The people in Kikuube and Hoima expressed their views in response to the Environmental assessment report and other issues affecting them as people in the oil rich areas and this will help the Authority together with the Kingfisher project to deal with all the issues presented by the locals in the project affected area so that by the actual construction start, everyone supports the project in the Albertine.
The participation of citizens in public policies is an opportunity not only to educate them, but also to increase their empowerment. However, the best way for deploying participatory policies, defining their scope and approach, still remains an open and continuous debate concerning the issues contained in the project which is a very good model that NEMA and PAU have used.

Over the recent years, the role of government has been constantly challenged, with an increasing emphasis on engaging citizens and empowering stakeholders during the planning and deployment of some developmental programs. The society has always demanded an increased participation and accountability in public policies and at the same time, complex and specialized issues emerge in this environment and risky decisions need to be quickly made.

The demand for good public policies has become more complicated, requiring more ability and skill from managers and policy makers who need to have serious well organized engagements with members of the public before some decisions are being taken. Last week as I was sharing ideas on Eastern Voice radio, Bugiri, and emphasized that in order to protect the public interest, participation is a mechanism for ratifying issues with stakeholders and increasing transparency and compliance.
Democratic control mechanisms may be adopted to guarantee a legitimate regulatory action, through which the interests of the citizens concerned are expressed. Some of these mechanisms are public hearings where everyone says what they feel and then the concerned parties weigh in and see how the issues of the people are being considered while also looking at the developments being made in these areas.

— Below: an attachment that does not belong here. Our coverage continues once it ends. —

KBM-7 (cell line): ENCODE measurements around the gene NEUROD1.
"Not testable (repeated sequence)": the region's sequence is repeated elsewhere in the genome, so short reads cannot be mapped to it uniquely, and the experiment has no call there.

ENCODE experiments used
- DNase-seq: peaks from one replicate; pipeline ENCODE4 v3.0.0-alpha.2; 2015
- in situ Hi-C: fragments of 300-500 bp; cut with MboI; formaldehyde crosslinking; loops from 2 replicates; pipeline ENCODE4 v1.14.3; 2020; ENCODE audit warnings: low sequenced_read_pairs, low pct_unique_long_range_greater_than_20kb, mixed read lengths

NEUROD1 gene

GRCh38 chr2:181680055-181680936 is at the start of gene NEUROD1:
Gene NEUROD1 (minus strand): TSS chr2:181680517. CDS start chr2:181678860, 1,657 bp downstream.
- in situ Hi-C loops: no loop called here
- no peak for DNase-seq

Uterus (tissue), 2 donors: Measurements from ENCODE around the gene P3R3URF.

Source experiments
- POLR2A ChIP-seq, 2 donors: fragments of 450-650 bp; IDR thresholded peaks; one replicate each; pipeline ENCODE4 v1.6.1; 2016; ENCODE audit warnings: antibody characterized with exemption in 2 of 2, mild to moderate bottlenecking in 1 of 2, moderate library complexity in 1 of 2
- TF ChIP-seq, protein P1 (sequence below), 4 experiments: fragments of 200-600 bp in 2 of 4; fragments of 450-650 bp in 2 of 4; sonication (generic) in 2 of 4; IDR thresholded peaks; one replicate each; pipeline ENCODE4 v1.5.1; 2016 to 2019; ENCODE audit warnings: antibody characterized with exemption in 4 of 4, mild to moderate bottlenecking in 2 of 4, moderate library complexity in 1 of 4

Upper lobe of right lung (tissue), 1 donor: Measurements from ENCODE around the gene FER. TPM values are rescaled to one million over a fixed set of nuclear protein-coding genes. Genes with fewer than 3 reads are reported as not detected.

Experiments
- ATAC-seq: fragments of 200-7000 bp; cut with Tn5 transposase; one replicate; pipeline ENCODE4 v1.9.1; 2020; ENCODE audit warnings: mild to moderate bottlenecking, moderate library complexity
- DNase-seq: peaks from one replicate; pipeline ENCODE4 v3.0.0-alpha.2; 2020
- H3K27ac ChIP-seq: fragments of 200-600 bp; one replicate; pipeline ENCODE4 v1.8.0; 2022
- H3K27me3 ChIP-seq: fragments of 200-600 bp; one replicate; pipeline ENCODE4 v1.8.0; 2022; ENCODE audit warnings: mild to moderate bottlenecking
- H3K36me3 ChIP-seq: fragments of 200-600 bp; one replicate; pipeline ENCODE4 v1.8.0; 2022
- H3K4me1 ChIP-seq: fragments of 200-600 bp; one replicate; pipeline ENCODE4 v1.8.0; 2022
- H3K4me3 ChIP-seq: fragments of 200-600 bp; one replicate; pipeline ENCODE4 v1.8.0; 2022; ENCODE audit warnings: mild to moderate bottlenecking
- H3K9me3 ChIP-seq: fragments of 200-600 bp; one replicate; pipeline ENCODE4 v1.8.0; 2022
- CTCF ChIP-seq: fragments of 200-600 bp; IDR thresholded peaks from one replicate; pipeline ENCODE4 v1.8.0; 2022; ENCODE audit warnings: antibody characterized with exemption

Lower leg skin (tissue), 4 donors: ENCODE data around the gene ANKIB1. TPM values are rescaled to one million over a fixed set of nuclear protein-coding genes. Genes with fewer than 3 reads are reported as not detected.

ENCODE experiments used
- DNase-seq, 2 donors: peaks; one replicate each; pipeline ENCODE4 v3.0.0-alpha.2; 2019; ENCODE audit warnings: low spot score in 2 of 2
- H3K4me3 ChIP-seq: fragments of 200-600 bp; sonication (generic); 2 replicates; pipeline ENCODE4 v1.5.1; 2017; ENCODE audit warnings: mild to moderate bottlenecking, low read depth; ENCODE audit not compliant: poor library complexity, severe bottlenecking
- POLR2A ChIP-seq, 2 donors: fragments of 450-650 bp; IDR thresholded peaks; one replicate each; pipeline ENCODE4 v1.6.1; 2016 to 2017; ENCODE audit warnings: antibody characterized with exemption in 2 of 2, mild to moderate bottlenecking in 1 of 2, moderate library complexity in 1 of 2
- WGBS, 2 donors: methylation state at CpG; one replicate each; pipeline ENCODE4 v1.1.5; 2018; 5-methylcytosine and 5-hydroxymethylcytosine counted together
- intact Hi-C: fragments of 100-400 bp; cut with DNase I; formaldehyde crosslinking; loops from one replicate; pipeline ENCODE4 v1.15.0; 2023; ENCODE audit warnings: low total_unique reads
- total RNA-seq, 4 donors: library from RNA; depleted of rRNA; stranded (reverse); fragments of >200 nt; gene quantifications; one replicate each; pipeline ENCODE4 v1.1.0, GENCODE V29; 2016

Now, basing on what happened in Hoima and Kikuube as the people were submitting on the various issues that they have concerning the oil projects, I think the same can be applied to all ministries, departments and agencies before the final decisions are made because if locals are not engaged in the decision making then that causes serious troubles in future and it also distances them from contributing towards what happens in their country.
Our members of parliament that we vote to be our voices camouflage when they arrive in Kampala, they decide without consulting us the voters, they only come back home for burials and now these act as their public hearings because it’s on such occasions that members of the society express their views concerning several issues that they affect their areas.

If we are looking for continued participation of citizens as a country, public hearings emerge as one of the most important tools for direct participation because they are among the most traditional methods for citizen participation in many parts of the world. We therefore require such hearings at all levels of government and avoid the thinking that all citizens’ issues are being presented to the concerned parties by some of our leaders.

Michael Woira
Patriotic Ugandan